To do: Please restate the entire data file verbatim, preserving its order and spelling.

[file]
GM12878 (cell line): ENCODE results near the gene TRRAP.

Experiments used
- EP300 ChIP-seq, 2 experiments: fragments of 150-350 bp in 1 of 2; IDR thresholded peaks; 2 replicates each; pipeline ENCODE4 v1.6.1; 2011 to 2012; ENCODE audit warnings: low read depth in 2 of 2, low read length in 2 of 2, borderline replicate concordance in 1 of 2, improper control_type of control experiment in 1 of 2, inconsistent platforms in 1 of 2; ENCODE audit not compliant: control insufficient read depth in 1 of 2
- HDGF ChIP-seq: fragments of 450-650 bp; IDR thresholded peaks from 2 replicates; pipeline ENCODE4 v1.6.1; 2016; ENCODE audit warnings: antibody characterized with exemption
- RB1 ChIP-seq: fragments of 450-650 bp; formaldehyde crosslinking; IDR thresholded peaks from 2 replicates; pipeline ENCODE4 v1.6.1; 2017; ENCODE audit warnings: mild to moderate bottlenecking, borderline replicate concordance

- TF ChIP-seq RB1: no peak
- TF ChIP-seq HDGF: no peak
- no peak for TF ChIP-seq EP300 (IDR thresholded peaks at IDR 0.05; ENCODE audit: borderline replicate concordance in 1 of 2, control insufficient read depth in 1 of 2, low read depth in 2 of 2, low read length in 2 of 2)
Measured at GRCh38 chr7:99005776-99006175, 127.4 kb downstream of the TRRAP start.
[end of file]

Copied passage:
GM12878 (cell line): ENCODE results near the gene TRRAP.

Experiments used
- EP300 ChIP-seq, 2 experiments: fragments of 150-350 bp in 1 of 2; IDR thresholded peaks; 2 replicates each; pipeline ENCODE4 v1.6.1; 2011 to 2012; ENCODE audit warnings: low read depth in 2 of 2, low read length in 2 of 2, borderline replicate concordance in 1 of 2, improper control_type of control experiment in 1 of 2, inconsistent platforms in 1 of 2; ENCODE audit not compliant: control insufficient read depth in 1 of 2
- HDGF ChIP-seq: fragments of 450-650 bp; IDR thresholded peaks from 2 replicates; pipeline ENCODE4 v1.6.1; 2016; ENCODE audit warnings: antibody characterized with exemption
- RB1 ChIP-seq: fragments of 450-650 bp; formaldehyde crosslinking; IDR thresholded peaks from 2 replicates; pipeline ENCODE4 v1.6.1; 2017; ENCODE audit warnings: mild to moderate bottlenecking, borderline replicate concordance

- TF ChIP-seq RB1: no peak
- TF ChIP-seq HDGF: no peak
- no peak for TF ChIP-seq EP300 (IDR thresholded peaks at IDR 0.05; ENCODE audit: borderline replicate concordance in 1 of 2, control insufficient read depth in 1 of 2, low read depth in 2 of 2, low read length in 2 of 2)
Measured at GRCh38 chr7:99005776-99006175, 127.4 kb downstream of the TRRAP start.